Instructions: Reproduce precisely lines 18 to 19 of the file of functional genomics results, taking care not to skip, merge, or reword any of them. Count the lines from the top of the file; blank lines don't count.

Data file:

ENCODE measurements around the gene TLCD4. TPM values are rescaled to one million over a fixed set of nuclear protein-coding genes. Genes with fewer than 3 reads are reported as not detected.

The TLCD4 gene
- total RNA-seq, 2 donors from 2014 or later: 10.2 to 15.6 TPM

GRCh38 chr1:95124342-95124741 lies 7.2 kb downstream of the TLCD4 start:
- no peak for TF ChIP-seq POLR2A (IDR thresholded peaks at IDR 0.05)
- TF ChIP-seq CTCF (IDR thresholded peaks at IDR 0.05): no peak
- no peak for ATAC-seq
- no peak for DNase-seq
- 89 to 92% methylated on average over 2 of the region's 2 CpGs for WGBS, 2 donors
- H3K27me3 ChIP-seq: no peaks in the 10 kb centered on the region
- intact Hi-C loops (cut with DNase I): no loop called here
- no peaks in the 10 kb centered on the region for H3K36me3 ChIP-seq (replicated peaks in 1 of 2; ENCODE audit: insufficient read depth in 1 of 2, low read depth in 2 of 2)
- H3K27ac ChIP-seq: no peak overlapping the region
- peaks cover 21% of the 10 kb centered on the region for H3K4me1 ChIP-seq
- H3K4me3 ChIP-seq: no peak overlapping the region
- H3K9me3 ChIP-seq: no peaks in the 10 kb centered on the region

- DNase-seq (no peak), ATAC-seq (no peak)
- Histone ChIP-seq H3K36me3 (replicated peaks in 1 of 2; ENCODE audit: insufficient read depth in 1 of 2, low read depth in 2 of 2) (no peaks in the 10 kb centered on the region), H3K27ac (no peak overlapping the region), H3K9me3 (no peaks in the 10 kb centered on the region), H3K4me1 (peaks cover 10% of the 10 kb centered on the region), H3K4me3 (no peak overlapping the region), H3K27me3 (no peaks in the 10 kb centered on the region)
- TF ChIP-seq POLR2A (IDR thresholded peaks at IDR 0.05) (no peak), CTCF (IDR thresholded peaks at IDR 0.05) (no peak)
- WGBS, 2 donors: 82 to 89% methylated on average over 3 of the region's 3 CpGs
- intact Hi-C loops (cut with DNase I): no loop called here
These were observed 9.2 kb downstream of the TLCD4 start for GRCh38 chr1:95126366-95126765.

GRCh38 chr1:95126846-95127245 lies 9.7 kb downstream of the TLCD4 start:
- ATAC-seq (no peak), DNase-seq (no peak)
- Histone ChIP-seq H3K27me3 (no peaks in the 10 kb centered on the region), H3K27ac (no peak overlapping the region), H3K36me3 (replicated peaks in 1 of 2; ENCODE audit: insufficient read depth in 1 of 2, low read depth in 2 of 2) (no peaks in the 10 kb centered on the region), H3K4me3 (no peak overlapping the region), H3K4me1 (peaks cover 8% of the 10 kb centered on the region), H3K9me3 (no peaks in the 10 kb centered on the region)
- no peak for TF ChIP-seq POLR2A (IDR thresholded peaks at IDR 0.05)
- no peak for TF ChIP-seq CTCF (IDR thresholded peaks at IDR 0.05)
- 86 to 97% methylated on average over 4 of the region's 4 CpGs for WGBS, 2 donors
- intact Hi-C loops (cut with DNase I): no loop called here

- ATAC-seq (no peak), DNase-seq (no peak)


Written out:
- Histone ChIP-seq H3K36me3 (replicated peaks in 1 of 2; ENCODE audit: insufficient read depth in 1 of 2, low read depth in 2 of 2) (no peaks in the 10 kb centered on the region), H3K27ac (no peak overlapping the region), H3K9me3 (no peaks in the 10 kb centered on the region), H3K4me1 (peaks cover 10% of the 10 kb centered on the region), H3K4me3 (no peak overlapping the region), H3K27me3 (no peaks in the 10 kb centered on the region)
- TF ChIP-seq POLR2A (IDR thresholded peaks at IDR 0.05) (no peak), CTCF (IDR thresholded peaks at IDR 0.05) (no peak)